The Israel Defense Forces on Sunday denied reports that it had made a final decision to block female soldiers from serving in tanks, saying that the situation had not changed since their integration in the Armored Corps was frozen several months ago.
Last year, the military attempted a pilot program to determine the feasibility of having all-women tank crews. This experiment ended last June and was determined to have been a successful proof of concept, but the army nevertheless decided that full gender integration of the Armored Corps would be shelved for the time being due to the significant costs in manpower and resources.
On Sunday morning, Army Radio reported that IDF Chief of Staff Aviv Kohavi had made a final decision on the matter and officially ruled out the possibility of female or mixed-gender tank units.
The article triggered a flurry of follow-up reports by other Israeli news outlets, incorrectly repeating that a final decision had been made on the issue, as well as denouncements from feminist organizations and statements of support by men’s groups.
Those false reports appeared to be corroborated by a statement from the military, which confirmed that the integration program had been halted, but failed to clearly indicate that it was a decision made nearly a year ago, rather than a new state of affairs, as the Army Radio report had claimed.
Later, the military denied that Kohavi has issued an official decision on the matter. An IDF spokesperson told The Times of Israel that Kohavi has not held significant discussions on the topic since taking over as chief of staff in January.
“The topic of converting the Armored Corps into a coed unit is not being discussed by Lt. Gen. Aviv Kohavi at this time,” the military said.
As of Sunday, the proposal to form all-female tank crews remains frozen, but has not been completely ruled out — the same status it has held since last summer.
“The required knowledge regarding this [integration] process, if and when it will be decided upon, still exists,” the army said.
Last summer, with the end of the pilot program, discussions were held within the IDF Ground Forces about the potential of introducing women into combat roles within the Armored Corps.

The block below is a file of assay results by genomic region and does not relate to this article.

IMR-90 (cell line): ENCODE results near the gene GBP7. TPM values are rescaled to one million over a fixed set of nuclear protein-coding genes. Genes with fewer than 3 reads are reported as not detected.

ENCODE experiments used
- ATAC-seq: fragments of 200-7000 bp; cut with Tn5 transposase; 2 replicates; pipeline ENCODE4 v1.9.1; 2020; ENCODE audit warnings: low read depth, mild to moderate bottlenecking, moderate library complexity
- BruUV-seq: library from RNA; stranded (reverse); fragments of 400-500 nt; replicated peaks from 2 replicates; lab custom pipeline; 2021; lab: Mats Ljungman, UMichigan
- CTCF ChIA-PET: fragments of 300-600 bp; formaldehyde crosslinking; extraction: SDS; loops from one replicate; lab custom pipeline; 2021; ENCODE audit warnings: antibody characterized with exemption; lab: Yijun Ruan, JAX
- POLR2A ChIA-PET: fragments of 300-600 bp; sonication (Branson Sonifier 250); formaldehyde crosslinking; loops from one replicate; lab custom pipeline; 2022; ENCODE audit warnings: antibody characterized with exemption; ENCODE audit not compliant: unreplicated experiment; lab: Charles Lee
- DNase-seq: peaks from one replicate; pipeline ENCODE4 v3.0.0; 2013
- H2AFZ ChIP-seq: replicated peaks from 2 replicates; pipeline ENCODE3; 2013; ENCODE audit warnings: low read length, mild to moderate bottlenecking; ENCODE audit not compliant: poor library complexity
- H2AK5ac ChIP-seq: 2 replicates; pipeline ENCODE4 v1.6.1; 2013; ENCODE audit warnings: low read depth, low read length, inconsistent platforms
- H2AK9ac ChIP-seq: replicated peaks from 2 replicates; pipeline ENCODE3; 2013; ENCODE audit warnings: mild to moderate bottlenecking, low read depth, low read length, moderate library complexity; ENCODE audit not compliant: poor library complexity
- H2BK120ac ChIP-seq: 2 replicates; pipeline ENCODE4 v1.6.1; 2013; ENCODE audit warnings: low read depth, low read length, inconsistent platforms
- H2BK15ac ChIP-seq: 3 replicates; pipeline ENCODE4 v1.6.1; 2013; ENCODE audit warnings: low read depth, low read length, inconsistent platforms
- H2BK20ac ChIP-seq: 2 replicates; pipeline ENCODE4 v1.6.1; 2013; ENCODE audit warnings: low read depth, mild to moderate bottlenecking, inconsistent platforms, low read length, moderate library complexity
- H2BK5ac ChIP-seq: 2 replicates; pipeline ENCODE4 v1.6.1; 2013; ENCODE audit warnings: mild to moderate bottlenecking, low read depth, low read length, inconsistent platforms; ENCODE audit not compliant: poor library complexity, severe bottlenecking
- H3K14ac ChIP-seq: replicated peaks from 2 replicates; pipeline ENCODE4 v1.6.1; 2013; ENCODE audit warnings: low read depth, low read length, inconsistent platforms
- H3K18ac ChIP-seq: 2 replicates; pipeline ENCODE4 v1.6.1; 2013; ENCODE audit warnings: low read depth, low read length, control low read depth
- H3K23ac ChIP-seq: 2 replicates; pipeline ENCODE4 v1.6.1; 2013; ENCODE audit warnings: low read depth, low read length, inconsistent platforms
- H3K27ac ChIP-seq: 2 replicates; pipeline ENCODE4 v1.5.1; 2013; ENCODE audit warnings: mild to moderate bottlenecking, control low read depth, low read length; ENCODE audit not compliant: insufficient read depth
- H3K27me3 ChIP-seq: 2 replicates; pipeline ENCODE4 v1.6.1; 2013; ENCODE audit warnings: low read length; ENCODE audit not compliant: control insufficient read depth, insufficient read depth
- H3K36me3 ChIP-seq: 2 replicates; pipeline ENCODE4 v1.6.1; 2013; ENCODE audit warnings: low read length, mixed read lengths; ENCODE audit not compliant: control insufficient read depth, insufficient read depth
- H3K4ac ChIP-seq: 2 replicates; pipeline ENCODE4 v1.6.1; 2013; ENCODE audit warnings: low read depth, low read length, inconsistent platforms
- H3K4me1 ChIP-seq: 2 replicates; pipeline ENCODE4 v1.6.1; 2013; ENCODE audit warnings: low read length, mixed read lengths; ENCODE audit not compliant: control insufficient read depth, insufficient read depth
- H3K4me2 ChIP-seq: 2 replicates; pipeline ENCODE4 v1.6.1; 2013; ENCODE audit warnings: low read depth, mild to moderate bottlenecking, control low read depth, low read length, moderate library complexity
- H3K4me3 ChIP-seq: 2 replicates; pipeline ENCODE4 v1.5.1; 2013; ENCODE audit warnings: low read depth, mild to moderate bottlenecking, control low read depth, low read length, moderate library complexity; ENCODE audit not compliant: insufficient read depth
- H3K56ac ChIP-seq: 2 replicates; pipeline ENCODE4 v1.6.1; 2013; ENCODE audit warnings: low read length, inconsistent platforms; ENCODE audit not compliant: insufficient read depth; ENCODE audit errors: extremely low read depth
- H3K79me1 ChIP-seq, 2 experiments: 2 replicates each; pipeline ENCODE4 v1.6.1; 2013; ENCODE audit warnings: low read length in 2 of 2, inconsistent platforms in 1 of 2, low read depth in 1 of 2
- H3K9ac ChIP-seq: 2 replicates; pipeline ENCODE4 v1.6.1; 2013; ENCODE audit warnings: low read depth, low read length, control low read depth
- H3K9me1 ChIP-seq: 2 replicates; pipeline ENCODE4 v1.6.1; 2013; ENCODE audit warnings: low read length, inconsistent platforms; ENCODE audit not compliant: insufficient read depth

During the assessments, “it became clear that the next trial stage would require significantly more manpower and resources to undertake,” the military said in a statement. “It was decided at the time that it would be preferable to strengthen existing coed combat units rather than establish new coed combat units,” the IDF said.
Women currently serve in various combat roles in the infantry, air force, Artillery Corps and special forces.
Last June, Lt. Col. Benny Aharon, the head of command training in the Armored Corps, said that female soldiers had achieved all the goals set for them in the pilot program, which was carried out under Kohavi’s predecessor Gadi Eisenkot.
The program was designed to see if women could make up the four-person crews necessary to operate tanks in “routine security operations” within Israel’s borders or just beyond them — not in wars or in fighting deep behind enemy lines. Female soldiers are already permitted to serve as tank instructors within the Armored Corps.
After the pilot program, the tank operators were absorbed as regular infantry fighters into the mixed-gender Caracal Battalion.
The program faced considerable criticism after it was announced in November 2016. One former general called it a “left-wing” conspiracy to weaken the military. Others, however, have lauded the program as a necessary corrective.
As the pilot program was designed to test the women’s ability to perform routine border security, their training did not include all-out war exercises.
The program was part of a growing trend of women filling combat positions in the IDF. In recent years the number of female combat soldiers has increased nearly fivefold, from 547 in 2012 to 2,700 in 2017. Last summer, some 1,000 women were inducted into the IDF to serve in combat units, the largest number to do so in the country’s history.
Critics of gender integration often decry it as a dangerous social experiment with potential ramifications for national security, while defenders generally trumpet it as a long-needed measure, one that has already been implemented in many Western countries.
Detractors note that some requirements for the female combat soldiers have been lowered — which they say is a sign that effectiveness is being sacrificed — and that servicewomen suffer stress injuries at a higher rate.
The army insists that it is allowing more women to serve in combat positions out of practical considerations, not due to a social agenda, saying it requires all the woman- and manpower available to it.